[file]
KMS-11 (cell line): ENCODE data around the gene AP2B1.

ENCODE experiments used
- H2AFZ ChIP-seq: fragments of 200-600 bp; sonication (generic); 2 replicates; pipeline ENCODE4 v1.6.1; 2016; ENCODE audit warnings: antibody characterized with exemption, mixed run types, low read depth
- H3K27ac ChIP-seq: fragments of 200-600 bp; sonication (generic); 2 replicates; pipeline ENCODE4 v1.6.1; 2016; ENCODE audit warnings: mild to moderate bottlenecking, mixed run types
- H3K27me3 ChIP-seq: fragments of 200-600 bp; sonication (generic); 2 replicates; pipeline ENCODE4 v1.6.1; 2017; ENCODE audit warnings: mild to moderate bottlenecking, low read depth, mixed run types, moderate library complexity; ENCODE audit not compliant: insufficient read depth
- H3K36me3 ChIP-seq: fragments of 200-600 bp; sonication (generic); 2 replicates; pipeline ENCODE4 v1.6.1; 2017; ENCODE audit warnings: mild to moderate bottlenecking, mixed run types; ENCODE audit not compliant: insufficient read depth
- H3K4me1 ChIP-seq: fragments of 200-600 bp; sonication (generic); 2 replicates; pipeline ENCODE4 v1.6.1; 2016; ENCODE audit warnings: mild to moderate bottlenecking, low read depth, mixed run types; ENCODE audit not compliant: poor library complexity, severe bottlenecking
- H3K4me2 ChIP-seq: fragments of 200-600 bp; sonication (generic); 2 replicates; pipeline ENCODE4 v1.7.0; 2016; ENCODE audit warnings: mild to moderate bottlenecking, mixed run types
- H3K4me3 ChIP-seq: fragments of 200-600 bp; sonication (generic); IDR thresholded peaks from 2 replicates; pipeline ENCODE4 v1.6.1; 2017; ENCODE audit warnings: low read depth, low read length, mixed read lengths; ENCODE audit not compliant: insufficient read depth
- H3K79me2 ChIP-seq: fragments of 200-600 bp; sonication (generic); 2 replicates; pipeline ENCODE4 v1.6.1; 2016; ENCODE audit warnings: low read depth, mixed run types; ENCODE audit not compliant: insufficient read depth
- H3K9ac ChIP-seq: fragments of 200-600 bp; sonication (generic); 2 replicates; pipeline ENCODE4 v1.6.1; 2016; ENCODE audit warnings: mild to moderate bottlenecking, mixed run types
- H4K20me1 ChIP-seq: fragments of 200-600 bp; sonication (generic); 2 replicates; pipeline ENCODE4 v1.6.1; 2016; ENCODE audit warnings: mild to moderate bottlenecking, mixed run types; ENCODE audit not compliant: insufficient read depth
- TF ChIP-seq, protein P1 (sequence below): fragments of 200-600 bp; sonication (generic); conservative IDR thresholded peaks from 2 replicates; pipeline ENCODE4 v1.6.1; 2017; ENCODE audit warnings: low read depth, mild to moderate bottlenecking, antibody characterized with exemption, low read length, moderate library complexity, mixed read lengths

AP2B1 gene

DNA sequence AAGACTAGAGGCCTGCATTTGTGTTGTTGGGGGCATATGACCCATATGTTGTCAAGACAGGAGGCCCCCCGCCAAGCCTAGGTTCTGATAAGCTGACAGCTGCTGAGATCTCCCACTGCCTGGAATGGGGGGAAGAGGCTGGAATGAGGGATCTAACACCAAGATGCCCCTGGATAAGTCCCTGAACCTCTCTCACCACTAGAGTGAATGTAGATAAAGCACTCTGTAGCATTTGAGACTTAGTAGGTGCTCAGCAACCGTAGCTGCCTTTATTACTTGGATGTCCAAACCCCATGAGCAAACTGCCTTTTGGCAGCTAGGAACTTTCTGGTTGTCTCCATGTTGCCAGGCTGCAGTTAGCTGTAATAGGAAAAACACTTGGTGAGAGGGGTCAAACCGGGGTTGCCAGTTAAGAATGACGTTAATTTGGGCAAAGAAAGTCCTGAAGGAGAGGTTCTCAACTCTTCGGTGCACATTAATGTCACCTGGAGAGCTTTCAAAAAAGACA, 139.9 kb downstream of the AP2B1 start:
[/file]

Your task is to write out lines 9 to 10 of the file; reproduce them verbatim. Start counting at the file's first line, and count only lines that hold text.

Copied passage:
- H3K4me3 ChIP-seq: fragments of 200-600 bp; sonication (generic); IDR thresholded peaks from 2 replicates; pipeline ENCODE4 v1.6.1; 2017; ENCODE audit warnings: low read depth, low read length, mixed read lengths; ENCODE audit not compliant: insufficient read depth
- H3K79me2 ChIP-seq: fragments of 200-600 bp; sonication (generic); 2 replicates; pipeline ENCODE4 v1.6.1; 2016; ENCODE audit warnings: low read depth, mixed run types; ENCODE audit not compliant: insufficient read depth